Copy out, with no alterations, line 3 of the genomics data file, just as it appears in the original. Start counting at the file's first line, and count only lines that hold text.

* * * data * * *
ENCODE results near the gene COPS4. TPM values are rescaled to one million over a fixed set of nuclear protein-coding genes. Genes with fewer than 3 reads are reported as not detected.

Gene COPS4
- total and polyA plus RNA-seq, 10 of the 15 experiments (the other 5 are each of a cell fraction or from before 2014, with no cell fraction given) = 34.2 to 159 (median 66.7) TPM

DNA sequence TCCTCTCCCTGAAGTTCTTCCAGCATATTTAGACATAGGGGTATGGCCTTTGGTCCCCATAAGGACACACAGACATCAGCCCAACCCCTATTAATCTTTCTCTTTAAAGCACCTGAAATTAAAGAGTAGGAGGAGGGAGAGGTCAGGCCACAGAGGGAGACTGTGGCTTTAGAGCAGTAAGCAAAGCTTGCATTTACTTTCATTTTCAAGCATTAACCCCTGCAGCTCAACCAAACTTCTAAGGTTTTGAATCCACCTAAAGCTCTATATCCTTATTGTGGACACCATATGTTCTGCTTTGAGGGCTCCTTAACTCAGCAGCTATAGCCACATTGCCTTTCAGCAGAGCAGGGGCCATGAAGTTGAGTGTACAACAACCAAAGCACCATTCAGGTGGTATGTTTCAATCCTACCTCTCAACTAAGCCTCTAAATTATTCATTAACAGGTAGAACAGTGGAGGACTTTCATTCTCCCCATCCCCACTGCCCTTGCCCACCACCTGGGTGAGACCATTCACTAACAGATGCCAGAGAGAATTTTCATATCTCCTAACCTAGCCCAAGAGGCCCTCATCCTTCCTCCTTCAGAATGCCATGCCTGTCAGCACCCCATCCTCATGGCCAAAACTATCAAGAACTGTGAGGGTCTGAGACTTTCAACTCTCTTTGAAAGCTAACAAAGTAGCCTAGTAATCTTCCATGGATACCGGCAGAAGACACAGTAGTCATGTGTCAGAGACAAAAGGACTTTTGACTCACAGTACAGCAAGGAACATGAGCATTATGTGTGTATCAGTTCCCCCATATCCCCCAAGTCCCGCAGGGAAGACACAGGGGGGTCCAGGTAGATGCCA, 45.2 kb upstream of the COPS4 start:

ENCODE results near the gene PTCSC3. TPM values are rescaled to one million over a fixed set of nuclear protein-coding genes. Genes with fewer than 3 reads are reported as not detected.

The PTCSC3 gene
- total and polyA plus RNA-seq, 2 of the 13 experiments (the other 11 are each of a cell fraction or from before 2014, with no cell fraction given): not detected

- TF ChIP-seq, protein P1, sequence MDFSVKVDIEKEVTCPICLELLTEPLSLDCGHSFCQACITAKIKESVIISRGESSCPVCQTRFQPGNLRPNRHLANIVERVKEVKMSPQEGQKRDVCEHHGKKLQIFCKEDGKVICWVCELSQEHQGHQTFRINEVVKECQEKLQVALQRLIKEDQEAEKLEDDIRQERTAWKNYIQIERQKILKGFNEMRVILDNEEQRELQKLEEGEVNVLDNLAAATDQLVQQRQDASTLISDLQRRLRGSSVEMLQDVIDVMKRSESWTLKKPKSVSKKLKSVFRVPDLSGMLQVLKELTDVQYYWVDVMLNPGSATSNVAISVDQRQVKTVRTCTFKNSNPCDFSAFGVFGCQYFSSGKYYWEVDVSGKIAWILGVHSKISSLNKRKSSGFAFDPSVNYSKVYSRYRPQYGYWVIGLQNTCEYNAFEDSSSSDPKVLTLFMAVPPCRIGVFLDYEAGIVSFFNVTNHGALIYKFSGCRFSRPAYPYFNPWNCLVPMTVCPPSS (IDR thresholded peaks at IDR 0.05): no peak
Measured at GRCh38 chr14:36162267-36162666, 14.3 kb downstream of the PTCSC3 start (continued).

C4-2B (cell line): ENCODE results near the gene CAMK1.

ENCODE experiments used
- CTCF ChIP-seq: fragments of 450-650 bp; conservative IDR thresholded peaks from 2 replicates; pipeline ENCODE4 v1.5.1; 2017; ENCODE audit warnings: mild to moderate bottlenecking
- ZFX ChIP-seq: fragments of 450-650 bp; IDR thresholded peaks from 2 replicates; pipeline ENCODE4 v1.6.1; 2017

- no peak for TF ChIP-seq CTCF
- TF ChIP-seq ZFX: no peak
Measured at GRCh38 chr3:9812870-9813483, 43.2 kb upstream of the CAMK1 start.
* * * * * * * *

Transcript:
- total and polyA plus RNA-seq, 10 of the 15 experiments (the other 5 are each of a cell fraction or from before 2014, with no cell fraction given) = 34.2 to 159 (median 66.7) TPM